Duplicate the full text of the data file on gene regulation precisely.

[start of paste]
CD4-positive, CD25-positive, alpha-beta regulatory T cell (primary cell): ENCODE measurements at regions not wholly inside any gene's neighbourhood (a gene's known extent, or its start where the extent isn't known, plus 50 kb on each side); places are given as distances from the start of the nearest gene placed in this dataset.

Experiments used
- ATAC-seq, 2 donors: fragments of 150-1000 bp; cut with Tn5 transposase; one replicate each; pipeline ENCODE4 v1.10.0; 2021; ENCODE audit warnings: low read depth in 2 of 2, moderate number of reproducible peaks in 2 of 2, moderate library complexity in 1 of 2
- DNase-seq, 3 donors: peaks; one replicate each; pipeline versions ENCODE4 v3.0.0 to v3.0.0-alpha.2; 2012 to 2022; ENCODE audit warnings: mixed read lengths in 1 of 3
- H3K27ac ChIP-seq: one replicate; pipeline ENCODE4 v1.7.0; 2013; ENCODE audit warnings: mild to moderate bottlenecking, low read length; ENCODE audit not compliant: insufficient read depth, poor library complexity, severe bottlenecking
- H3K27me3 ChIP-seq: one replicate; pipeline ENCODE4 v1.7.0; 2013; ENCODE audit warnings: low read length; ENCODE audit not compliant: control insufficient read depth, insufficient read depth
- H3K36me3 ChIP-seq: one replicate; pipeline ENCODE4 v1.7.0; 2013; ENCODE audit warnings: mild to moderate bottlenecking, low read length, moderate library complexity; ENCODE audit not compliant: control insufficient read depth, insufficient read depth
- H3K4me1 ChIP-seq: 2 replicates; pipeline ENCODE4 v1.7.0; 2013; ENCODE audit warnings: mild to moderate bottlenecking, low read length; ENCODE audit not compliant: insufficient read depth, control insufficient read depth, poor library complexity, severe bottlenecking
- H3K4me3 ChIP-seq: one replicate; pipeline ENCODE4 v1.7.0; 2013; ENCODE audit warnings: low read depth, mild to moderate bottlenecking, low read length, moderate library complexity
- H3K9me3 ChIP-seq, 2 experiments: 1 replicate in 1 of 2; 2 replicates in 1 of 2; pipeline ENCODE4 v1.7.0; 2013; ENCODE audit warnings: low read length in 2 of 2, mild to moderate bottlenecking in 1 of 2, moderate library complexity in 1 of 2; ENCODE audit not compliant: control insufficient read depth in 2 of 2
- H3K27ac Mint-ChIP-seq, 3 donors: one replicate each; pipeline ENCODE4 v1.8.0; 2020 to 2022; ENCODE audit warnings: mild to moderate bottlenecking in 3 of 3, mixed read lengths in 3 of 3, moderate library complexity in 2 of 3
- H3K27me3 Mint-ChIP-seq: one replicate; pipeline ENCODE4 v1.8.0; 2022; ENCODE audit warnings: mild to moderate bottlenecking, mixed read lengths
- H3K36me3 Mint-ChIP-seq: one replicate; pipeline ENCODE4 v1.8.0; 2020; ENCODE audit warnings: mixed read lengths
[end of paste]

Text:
CD4-positive, CD25-positive, alpha-beta regulatory T cell (primary cell): ENCODE measurements at regions not wholly inside any gene's neighbourhood (a gene's known extent, or its start where the extent isn't known, plus 50 kb on each side); places are given as distances from the start of the nearest gene placed in this dataset.

Experiments used
- ATAC-seq, 2 donors: fragments of 150-1000 bp; cut with Tn5 transposase; one replicate each; pipeline ENCODE4 v1.10.0; 2021; ENCODE audit warnings: low read depth in 2 of 2, moderate number of reproducible peaks in 2 of 2, moderate library complexity in 1 of 2
- DNase-seq, 3 donors: peaks; one replicate each; pipeline versions ENCODE4 v3.0.0 to v3.0.0-alpha.2; 2012 to 2022; ENCODE audit warnings: mixed read lengths in 1 of 3
- H3K27ac ChIP-seq: one replicate; pipeline ENCODE4 v1.7.0; 2013; ENCODE audit warnings: mild to moderate bottlenecking, low read length; ENCODE audit not compliant: insufficient read depth, poor library complexity, severe bottlenecking
- H3K27me3 ChIP-seq: one replicate; pipeline ENCODE4 v1.7.0; 2013; ENCODE audit warnings: low read length; ENCODE audit not compliant: control insufficient read depth, insufficient read depth
- H3K36me3 ChIP-seq: one replicate; pipeline ENCODE4 v1.7.0; 2013; ENCODE audit warnings: mild to moderate bottlenecking, low read length, moderate library complexity; ENCODE audit not compliant: control insufficient read depth, insufficient read depth
- H3K4me1 ChIP-seq: 2 replicates; pipeline ENCODE4 v1.7.0; 2013; ENCODE audit warnings: mild to moderate bottlenecking, low read length; ENCODE audit not compliant: insufficient read depth, control insufficient read depth, poor library complexity, severe bottlenecking
- H3K4me3 ChIP-seq: one replicate; pipeline ENCODE4 v1.7.0; 2013; ENCODE audit warnings: low read depth, mild to moderate bottlenecking, low read length, moderate library complexity
- H3K9me3 ChIP-seq, 2 experiments: 1 replicate in 1 of 2; 2 replicates in 1 of 2; pipeline ENCODE4 v1.7.0; 2013; ENCODE audit warnings: low read length in 2 of 2, mild to moderate bottlenecking in 1 of 2, moderate library complexity in 1 of 2; ENCODE audit not compliant: control insufficient read depth in 2 of 2
- H3K27ac Mint-ChIP-seq, 3 donors: one replicate each; pipeline ENCODE4 v1.8.0; 2020 to 2022; ENCODE audit warnings: mild to moderate bottlenecking in 3 of 3, mixed read lengths in 3 of 3, moderate library complexity in 2 of 3
- H3K27me3 Mint-ChIP-seq: one replicate; pipeline ENCODE4 v1.8.0; 2022; ENCODE audit warnings: mild to moderate bottlenecking, mixed read lengths
- H3K36me3 Mint-ChIP-seq: one replicate; pipeline ENCODE4 v1.8.0; 2020; ENCODE audit warnings: mixed read lengths